Running over a cat: Why does the law differ between cats and dogs?


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While drivers are legally obliged to report hitting a dog, cats don’t get the same treatment – but a recent poll reveals drivers want their beloved pets to have equal rights...

cat and dog

Drivers who run over dogs are required by law to report the incident to the police, but the nation’s second favourite pet – the cat – does not come under the same law.

However, a recent survey by Carbuyer reveals 59% of 1,600 people want the same requirement extended to felines.

Hot on the heels of Labour’s Animal Welfare Plan announcement which includes the requirement of “motorists to report accidents where an animal has been injured”, Carbuyer found their readers want cats included in the law.

The Road Traffic Act 1988 state you only have to lawfully report a car accident with a limited number of animals - a dog, goat, horse, cattle, ass, mule, sheep or pig.

Badgers are a specially protected species and it’s an offence to have one, dead or alive (without the proper authority). So if you hit one with your car, leave it at the roadside and you can voluntarily contact the police or call the RSPCA on 0300 1234 999.

How many cats are killed on UK roads?

It’s hard to pin down an exact figure when it comes to the number of cats hit on UK roads due to the lack of enforcement on reporting the accident.

When looking at figures from Highways England, who are responsible for 4,300 miles of roads (a mere 1.9% of the UK’s roads), it’s revealed 320 dead cats were found on its roads over a two-year period. This means a potential 8,000 dead cats are left unreported on the rest of England’s 245,000 miles of road every year.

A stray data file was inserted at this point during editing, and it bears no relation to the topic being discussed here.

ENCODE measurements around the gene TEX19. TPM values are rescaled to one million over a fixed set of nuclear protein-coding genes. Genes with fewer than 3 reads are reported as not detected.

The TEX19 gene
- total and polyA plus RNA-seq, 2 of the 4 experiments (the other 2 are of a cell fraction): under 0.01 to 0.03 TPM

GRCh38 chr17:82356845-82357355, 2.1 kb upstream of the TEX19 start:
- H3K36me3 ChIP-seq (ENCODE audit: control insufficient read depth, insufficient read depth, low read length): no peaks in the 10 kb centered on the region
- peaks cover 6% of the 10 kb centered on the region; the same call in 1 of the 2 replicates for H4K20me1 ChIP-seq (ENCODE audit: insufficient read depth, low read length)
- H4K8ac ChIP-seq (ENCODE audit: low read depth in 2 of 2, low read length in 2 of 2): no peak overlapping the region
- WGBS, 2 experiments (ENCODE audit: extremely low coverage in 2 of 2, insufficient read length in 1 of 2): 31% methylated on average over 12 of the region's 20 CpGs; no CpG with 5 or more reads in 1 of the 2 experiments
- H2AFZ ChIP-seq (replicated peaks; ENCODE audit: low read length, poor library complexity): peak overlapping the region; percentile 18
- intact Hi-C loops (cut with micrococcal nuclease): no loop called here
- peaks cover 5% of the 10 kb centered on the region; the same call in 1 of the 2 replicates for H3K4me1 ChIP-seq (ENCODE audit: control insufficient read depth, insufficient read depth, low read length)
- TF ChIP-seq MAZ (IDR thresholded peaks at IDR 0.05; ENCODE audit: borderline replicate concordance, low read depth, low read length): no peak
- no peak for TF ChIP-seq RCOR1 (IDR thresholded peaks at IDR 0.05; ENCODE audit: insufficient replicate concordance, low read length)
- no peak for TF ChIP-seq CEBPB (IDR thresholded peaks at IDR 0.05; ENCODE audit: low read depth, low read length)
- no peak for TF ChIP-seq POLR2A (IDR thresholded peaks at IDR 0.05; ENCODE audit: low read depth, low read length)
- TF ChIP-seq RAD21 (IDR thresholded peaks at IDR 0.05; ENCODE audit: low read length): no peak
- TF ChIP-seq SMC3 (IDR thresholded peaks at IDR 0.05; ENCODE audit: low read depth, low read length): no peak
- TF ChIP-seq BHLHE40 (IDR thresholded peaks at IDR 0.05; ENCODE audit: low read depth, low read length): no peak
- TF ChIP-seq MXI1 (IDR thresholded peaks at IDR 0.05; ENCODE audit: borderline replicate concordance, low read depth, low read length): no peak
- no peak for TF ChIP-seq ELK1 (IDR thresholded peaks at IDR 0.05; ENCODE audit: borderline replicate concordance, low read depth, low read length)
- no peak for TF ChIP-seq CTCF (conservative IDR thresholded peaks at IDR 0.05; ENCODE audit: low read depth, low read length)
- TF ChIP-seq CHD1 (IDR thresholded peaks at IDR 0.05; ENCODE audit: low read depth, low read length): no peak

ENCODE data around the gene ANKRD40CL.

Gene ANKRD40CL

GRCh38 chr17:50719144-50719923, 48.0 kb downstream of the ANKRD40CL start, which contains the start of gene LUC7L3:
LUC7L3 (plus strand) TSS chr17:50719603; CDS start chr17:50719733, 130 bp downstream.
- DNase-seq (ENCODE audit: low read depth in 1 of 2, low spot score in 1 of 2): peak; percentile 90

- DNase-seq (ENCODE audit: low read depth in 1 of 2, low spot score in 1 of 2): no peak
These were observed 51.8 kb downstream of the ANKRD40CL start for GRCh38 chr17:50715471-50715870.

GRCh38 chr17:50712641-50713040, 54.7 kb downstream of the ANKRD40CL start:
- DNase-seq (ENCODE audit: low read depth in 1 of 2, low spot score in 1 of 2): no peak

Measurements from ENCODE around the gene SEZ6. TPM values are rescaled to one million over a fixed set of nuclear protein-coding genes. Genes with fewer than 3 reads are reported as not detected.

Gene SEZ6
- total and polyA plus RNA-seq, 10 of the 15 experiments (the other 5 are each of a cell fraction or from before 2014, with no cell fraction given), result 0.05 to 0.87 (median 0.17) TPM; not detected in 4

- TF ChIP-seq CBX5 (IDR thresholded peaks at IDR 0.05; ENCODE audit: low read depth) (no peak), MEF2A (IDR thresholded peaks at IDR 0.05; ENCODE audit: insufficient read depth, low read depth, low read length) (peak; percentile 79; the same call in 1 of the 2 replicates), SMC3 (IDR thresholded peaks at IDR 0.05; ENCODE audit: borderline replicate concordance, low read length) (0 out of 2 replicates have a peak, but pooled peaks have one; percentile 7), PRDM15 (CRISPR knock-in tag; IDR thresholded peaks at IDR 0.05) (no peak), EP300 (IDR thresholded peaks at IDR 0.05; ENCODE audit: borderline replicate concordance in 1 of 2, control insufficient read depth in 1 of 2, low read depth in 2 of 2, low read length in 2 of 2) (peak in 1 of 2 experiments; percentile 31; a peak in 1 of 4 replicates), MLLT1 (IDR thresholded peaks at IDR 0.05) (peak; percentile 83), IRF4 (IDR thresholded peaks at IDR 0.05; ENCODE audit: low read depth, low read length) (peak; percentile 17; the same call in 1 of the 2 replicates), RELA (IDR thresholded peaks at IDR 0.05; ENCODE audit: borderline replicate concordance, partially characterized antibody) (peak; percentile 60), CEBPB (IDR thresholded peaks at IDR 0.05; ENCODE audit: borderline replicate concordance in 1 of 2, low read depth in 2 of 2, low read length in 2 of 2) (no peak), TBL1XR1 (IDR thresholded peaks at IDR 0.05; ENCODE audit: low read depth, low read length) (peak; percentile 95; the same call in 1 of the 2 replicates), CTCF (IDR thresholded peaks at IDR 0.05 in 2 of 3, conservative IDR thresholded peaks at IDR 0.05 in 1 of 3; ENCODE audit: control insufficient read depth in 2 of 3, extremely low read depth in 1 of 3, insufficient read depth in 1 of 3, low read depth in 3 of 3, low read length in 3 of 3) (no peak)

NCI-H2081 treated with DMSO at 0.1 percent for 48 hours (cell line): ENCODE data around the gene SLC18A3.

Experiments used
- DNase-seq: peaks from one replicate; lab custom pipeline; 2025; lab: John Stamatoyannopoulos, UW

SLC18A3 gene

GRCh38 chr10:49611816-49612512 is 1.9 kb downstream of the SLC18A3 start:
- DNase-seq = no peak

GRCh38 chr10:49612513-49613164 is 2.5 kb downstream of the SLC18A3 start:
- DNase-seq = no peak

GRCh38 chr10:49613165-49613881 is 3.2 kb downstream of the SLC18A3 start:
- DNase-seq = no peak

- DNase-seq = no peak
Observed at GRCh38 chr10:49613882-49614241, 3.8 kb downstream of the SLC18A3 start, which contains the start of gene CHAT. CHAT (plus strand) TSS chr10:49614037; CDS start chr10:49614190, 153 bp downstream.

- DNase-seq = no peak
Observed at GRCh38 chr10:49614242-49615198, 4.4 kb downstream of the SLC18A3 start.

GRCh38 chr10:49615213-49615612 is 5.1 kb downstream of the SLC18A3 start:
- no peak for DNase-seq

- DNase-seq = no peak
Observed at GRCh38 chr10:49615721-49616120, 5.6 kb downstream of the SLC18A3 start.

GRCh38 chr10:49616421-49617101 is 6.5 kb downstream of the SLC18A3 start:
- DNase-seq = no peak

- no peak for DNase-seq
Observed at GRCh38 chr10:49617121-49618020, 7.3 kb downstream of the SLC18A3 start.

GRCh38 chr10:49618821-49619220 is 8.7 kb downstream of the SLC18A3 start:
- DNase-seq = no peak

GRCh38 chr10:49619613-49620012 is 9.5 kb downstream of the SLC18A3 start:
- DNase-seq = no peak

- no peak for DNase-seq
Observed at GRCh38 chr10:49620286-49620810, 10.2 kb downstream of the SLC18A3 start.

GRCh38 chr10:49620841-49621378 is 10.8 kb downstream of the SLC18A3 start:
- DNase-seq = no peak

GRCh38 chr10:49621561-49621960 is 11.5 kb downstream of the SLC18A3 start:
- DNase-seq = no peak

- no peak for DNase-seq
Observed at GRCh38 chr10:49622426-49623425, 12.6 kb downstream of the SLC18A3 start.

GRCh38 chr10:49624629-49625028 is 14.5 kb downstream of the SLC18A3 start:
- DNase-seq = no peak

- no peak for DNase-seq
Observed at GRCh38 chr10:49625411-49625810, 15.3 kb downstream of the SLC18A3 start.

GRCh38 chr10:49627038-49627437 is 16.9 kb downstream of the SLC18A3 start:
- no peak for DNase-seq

In 2016, Highways England announced it would scan run over dogs for microchips, meaning owners of the pet could be notified. An RSPCA spokesman told Carbuyer it would like the same done for cats found injured on the roads.

Last year, Cats Protection charity donated scanning machines to a number of UK councils and over 20 local authorities committed to a scanning policy.

Should cats be added to the Road Traffic Act 1988 law?

While it’s clear many cat-lovers want cats afforded the same car accident laws as dogs, others think this is the wrong approach.

The Act currently governs drivers’ responsibility towards animals normally kept on a lead, tethered or enclosed in a field. Leaving people to worry that cats’ freedom to roam could be threatened if they’re included under the Act.

Cat Matters, a UK campaign group, told the Sunday Telegraph in September 2017 that separate legislation is required, taking into account the unique nature of cats.

Jacqui Cuff, head of advocacy at Cats Protection, said “the best thing is for motorists to help injured cats as much as they can”.

Carbuyers’ survey revealed 57% of respondents would stop if they hit a cat, either taking it to the vet, reporting it to the police or trying to find its owners.

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